We routinely accord dispositive effect to an agency’s reasonable interpretation of ambiguous statutory language (emphasis supplied).
I want to move away from the legal challenges the rules will undoubtedly face once finalized, however, and emphasize a different point. EPA has drafted a proposed rule that is meant to achieve greenhouse gas reductions in as cost-effective a way as possible and has proposed moderate, not extreme, cuts by 2030. Despite cries from coal producers, some utilities and Republicans in Congress, EPA could have taken a much less business friendly approach. Instead, here are the ways EPA has attempted to accommodate the interests of the electricity sector while nevertheless proposing cuts that are significant.
First, EPA apparently chose the utilities’ preferred baseline year, 2005 against which to measure a 30 percent emissions cut of existing power plant emissions by 2030. Indeed the Wall Street Journal argued several days ago that all of the action was in the baseline year chosen. Utilities wanted 2005 because emissions were especially high in the years immediately preceding the recession so that a 30 percent cut from 2005 levels would be far easier to achieve than a 30 percent cut from 2012. Not only did slower economic growth from 2008-2012 result in lower emissions but so did a dramatic drop in natural gas prices, leading to a big shift in electricity generated from natural gas rather than coal. Natural gas emits only about half the emissions as coal when combusted. The 2005 base year is a big victory for industry. In fact, the total reductions the new proposed rules will achieve are actually lower than what the President committed to in international talks in Copenhagen in 2009. For this reason, Grist is reportingthat the rules will fall short of what the environmental community wanted.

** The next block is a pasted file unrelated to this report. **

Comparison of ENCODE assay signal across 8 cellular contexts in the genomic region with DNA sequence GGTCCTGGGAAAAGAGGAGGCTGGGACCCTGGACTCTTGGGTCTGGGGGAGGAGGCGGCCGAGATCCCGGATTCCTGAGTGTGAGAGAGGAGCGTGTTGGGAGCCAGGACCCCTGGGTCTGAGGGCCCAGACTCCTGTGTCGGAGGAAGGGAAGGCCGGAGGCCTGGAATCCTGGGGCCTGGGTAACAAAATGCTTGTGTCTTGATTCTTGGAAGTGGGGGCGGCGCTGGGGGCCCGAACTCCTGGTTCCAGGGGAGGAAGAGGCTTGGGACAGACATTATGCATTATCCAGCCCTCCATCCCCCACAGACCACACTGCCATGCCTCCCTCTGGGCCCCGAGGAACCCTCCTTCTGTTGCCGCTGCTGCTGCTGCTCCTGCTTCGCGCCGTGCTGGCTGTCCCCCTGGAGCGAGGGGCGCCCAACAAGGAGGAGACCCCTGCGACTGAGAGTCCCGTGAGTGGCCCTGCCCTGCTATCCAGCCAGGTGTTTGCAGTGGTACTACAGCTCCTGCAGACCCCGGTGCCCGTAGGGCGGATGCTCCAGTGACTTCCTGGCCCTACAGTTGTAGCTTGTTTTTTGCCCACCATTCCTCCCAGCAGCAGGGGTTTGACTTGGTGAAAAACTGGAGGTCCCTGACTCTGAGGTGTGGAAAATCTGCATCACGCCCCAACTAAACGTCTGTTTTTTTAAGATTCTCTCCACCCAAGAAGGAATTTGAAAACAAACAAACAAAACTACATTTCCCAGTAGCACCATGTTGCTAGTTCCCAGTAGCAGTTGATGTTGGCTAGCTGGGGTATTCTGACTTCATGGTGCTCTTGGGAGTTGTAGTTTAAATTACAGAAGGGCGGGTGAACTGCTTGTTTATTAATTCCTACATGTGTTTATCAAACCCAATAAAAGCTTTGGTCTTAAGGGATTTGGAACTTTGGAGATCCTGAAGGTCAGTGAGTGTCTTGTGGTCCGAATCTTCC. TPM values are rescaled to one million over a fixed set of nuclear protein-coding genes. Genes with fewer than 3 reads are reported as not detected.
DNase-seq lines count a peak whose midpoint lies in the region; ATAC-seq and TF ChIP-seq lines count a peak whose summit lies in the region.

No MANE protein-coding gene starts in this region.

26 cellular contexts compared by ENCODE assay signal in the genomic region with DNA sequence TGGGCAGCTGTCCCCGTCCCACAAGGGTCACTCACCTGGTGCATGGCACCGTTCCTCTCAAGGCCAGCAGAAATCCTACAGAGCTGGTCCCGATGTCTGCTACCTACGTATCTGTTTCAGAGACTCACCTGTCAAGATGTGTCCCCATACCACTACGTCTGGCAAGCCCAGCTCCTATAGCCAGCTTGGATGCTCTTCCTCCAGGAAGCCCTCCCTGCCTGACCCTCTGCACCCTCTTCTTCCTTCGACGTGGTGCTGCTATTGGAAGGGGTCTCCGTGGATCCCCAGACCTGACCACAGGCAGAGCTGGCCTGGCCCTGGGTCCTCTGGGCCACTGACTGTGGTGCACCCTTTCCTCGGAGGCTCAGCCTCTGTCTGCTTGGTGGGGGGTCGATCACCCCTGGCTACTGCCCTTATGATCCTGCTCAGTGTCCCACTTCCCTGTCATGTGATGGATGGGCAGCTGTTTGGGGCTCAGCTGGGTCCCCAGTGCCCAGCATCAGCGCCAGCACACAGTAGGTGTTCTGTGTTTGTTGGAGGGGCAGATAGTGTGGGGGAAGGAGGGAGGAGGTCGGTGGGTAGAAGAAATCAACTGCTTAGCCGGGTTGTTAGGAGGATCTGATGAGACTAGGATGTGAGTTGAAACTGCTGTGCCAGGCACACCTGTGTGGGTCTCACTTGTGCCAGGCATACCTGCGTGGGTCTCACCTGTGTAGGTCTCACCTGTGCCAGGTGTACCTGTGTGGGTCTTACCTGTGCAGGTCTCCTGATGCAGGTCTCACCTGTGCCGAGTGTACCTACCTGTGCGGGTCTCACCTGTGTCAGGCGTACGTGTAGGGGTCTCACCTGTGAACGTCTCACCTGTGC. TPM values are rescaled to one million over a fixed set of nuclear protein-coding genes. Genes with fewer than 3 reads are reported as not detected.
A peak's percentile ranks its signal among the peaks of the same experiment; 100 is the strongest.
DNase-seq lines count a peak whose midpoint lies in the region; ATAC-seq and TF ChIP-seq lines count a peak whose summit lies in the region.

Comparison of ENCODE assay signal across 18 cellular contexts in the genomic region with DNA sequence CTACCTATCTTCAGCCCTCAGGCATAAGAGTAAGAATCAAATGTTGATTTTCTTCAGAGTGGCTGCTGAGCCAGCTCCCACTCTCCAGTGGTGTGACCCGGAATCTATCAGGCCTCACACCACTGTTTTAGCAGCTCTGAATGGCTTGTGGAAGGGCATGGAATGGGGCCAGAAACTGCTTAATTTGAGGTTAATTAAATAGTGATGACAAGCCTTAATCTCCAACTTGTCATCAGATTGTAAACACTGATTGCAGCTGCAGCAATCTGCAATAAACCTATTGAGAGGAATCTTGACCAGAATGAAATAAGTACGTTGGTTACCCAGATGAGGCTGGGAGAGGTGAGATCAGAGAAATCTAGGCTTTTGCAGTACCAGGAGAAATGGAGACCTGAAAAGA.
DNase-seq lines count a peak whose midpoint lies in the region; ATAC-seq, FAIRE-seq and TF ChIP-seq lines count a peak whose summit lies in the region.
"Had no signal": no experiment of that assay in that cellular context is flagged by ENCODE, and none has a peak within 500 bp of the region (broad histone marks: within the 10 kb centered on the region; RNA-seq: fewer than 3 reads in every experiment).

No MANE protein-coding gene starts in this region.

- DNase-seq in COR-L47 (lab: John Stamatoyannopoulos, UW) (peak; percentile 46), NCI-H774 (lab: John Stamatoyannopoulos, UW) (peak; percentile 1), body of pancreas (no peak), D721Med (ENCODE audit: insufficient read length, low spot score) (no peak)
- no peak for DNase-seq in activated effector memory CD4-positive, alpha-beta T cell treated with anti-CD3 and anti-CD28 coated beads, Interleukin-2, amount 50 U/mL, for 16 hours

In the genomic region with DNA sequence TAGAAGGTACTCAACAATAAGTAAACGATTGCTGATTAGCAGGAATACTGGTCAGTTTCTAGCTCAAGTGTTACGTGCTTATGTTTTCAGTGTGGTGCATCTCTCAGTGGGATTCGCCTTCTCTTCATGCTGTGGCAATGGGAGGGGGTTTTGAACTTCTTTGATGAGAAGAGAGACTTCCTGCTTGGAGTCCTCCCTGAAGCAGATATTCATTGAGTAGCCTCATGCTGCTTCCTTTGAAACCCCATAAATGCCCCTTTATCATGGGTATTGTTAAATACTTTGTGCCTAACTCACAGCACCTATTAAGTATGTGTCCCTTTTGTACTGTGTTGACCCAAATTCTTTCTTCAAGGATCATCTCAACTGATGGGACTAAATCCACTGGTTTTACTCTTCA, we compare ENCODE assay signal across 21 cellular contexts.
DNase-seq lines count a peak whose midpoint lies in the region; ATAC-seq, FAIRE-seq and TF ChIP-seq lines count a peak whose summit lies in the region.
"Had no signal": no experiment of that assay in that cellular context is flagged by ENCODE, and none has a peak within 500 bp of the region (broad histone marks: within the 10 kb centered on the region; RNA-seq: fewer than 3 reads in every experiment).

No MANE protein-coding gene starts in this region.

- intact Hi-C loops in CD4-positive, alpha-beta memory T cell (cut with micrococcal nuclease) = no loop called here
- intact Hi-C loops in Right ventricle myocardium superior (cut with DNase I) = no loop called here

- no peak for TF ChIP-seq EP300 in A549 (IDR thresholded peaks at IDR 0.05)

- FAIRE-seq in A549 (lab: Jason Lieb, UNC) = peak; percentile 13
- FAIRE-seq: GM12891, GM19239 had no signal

Second, several of the reduction measures allowed under the proposed rules are remarkably cost-effective. Reducing emissions by installing energy efficiency measures, for example, is significantly cheaper than installing plant by plant control technologies. Similarly, some renewable energy sources, including wind and solar, are quickly approaching the cost of conventional fuels. And measures to reduce demand through innovations like price incentives and time-of-day pricing can, again, be extraordinarily cost-effective (Joel Eisen explains a recent demand response case in detail here).
Third, the proposed power plant rules will apparently allow states to opt into state cap-and-trade programs. The idea behind cap-and-trade, explained here, is to allow emitters to find the cheapest mechanisms to reduce greenhouse gas emissions through market mechanisms rather than dictating particular control technologies. As I noted in a post earlier today, utility executives have offered praise for this component of the rules, saying that “by trading on carbon credits, we’ll be able to achieve significantly more cuts at a lower cost,” and “we view cap and trade as having a lot of benefits.”
So tomorrow, if you read that the U.S. Chamber of Commerce says that the proposed new rules will cost the economy $50 billion to implement, be very, very skeptical. Resources for the Future has found significant errors in that study and NRDC has produced a study showing that the rules will actually save consumers money and create jobs in energy efficiency and renewable energy installations. The Administration has worked hard to accommodate utility concerns and has produced a set of proposed rules that go a long way toward producing affordable, cost-effective cuts in the emissions that are heating the globe.